Also, because the villi are so damaged, other symptoms can include:
- Depression or anxiety
- Itchy skin (dermatitis herpetiformis)
- Muscle cramps and joint pain
- Seizures …and once again the list goes on.
The wedmd.com website explains these symptoms can all lead to long-term complications, such as weak bones or growth problems (in children). Prolonged intestinal damage can increase the risk of developing severe complications, such as lymphoma. 1 in 133 people has celiac disease. Only 3% have been diagnosed. A full list of symptoms can be found on the mayoclinic.com website as well as webmd.com
Dr. Alessio Fasano, director of the Center of Celiac Research at the University Of Maryland, School Of Medicine explained why the number of people with Celiac Disease has doubled every 15 years since 1974.
He believes that because we are so much cleaner than we were 70-100 years ago, our immune systems are not as strong today as they had to be 70 years ago to survive.
Also, we have more grains that are richer in glutens than we did 70 years ago. In Dennis Thompson’s article, “Celiac disease on the rise in the U.S.” he tells how researchers at the Mayo Clinic tested blood samples taken from 9,133 young Air Force recruits in the 1950s and found that about 1 in 700 had undiagnosed celiac disease at that time. Tests on subjects exactly the same age now found that the rate was nearly five times as high today. We eat more wheat based products today and Environmental factors have changed. Modern wheat has been bred to be stronger and for higher gluten content and therefore gluten’s effects are more amplified.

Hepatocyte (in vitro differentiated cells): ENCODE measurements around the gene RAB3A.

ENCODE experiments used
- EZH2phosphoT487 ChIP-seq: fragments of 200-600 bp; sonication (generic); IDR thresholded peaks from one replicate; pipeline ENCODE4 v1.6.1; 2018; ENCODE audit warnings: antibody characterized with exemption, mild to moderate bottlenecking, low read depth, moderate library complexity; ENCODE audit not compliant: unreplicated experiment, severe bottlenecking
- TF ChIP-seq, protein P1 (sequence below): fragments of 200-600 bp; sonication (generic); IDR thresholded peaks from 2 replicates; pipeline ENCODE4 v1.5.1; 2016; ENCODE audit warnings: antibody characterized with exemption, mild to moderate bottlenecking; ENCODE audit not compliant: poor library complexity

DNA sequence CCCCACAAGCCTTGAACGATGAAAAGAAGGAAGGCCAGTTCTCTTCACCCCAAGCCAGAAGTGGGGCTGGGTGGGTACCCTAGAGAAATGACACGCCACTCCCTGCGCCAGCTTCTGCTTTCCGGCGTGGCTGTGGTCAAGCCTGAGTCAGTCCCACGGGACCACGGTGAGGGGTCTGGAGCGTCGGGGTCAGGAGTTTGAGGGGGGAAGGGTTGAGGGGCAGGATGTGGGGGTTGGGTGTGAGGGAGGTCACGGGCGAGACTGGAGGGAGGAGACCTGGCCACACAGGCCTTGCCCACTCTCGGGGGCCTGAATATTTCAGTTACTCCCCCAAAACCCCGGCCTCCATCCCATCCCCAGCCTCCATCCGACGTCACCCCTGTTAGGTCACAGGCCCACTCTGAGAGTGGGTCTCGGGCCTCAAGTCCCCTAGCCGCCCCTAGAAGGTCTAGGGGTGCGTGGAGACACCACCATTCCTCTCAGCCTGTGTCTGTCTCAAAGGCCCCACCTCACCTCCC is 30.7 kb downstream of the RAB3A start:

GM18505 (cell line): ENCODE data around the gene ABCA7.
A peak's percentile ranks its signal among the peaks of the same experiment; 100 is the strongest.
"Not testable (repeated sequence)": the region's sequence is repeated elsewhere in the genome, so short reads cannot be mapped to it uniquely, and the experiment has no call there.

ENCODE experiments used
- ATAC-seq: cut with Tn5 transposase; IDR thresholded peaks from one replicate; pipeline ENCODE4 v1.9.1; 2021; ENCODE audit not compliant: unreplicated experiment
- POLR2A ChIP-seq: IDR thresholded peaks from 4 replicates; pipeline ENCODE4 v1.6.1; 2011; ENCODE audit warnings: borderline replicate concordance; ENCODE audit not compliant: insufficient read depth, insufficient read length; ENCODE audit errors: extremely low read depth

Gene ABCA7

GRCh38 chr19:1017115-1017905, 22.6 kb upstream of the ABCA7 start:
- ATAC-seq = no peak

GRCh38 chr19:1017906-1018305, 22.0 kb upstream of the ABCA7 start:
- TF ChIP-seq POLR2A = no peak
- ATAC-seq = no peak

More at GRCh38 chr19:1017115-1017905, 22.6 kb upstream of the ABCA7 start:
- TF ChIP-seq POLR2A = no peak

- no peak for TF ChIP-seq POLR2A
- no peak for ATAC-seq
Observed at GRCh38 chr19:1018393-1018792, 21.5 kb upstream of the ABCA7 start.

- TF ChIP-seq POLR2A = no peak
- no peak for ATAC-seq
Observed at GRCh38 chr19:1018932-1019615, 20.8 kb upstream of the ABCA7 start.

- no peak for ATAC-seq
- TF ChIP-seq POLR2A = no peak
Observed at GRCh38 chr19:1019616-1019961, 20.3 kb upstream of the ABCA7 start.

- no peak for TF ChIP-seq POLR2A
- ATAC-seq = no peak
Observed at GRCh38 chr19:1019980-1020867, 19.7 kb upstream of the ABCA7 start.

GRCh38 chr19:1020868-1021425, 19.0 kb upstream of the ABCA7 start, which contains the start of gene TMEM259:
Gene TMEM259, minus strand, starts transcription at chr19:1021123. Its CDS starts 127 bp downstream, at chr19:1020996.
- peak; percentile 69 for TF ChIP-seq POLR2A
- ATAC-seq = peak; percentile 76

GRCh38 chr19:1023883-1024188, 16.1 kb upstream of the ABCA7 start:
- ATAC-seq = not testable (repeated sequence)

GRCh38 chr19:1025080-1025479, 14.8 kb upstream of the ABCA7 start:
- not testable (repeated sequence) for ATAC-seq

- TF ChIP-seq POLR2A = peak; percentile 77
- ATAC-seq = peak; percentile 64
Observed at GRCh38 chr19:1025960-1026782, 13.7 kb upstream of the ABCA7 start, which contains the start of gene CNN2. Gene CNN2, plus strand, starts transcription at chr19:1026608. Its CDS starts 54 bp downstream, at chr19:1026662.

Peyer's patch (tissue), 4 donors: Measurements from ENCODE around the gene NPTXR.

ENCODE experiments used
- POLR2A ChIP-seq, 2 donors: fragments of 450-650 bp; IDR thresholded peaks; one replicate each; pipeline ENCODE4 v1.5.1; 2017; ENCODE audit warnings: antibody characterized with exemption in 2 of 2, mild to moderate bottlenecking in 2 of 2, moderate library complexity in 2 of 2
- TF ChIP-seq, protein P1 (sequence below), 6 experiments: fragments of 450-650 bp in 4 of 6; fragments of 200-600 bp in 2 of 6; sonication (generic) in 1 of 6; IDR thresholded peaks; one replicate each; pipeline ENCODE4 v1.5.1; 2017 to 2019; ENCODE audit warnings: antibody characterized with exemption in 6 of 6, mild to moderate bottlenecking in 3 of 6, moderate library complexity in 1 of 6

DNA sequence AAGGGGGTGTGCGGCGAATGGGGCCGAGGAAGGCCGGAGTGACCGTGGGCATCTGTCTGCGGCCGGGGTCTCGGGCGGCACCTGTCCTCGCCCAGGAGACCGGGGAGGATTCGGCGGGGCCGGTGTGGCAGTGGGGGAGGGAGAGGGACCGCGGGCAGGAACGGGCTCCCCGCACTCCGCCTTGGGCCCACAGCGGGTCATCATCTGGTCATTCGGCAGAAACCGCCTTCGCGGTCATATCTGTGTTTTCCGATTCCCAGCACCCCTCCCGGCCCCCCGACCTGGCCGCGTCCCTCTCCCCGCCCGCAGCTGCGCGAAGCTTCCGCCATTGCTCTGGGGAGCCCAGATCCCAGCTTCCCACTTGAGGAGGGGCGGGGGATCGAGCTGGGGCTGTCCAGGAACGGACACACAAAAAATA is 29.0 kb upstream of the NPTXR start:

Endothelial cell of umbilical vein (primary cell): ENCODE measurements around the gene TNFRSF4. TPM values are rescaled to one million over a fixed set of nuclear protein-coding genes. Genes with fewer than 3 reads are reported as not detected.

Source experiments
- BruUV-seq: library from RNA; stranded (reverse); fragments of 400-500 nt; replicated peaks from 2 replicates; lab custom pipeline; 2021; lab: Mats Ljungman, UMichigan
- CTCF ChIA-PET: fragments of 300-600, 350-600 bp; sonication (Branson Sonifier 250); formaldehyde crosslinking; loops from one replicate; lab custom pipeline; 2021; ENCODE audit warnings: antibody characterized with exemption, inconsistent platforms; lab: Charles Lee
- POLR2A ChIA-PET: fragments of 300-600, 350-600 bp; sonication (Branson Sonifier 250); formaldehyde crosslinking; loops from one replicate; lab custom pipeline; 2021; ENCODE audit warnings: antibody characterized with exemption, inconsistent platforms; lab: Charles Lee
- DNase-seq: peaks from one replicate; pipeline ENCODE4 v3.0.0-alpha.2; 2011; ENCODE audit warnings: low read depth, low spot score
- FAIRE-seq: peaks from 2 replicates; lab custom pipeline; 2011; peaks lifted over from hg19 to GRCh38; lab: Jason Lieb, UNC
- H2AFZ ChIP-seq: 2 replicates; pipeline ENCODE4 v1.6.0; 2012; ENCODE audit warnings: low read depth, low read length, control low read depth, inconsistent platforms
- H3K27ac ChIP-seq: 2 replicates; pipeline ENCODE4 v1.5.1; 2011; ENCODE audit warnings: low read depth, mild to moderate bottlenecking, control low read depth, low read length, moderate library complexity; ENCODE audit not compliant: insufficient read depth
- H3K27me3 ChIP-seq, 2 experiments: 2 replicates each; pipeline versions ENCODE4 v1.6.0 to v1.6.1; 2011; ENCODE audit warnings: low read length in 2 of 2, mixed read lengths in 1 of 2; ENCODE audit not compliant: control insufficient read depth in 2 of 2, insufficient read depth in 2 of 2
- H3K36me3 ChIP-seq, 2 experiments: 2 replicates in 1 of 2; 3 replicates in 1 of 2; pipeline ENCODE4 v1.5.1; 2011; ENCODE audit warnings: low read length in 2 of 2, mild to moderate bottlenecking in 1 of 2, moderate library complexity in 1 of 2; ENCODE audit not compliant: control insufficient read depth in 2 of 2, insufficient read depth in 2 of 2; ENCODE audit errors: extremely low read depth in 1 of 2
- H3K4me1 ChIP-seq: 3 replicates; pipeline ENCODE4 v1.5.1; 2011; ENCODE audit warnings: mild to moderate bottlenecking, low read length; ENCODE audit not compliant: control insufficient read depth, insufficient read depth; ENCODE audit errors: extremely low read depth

I hope you aren’t full yet because I have more tasty treats to offer. This nest course is our testing and treatment course.
The testing for celiacs has improved over the years. A blood test is now available to screen for the antibodies. A biopsy of the intestines, however, is required to make a definitive diagnosis. Prior to the testing, no changes should be made to the diet, unless a doctor prescribes it. A doctor cannot test for a gluten allergy if a person has already removed it from their system. Once a person knows if they celiac disease, that is when they can start to remove glutens from their diet. At this time there are no drugs to treat celiac disease and there is no cure, yet. But celiac’s can lead normal, healthy lives by following a gluten-free diet. This means avoiding all products derived from wheat, barley, and rye.
To wrap up our wonderful meal, I am offering you the sweet treat of living with celiac disease.
Life with this disease has become easier than it was just a decade ago. It will take some effort, but all things worth having are worth the work. It means reading labels, taking nutritional supplements and just being willing to try new things. As I said earlier, there are many options on the shelves now that have opened up great food opportunities for us to enjoy, including cake. That means that I can have my crackers and eat them too.
I have offered you this full course meal including definitions of what gluten is and why it is an issue, you have enjoyed a large salad of symptoms, a hefty serving of how celiac disease is treated and followed up with how to live and enjoy life with celiac disease. So, the next time you take a trip to the grocery store and you are randomly selecting your items, why don’t you pick up a gluten-free product and taste. See food from our point of view
And yet another PSA! Live it. Love it. Learn it.
Find joy. Be joy. Enjoy.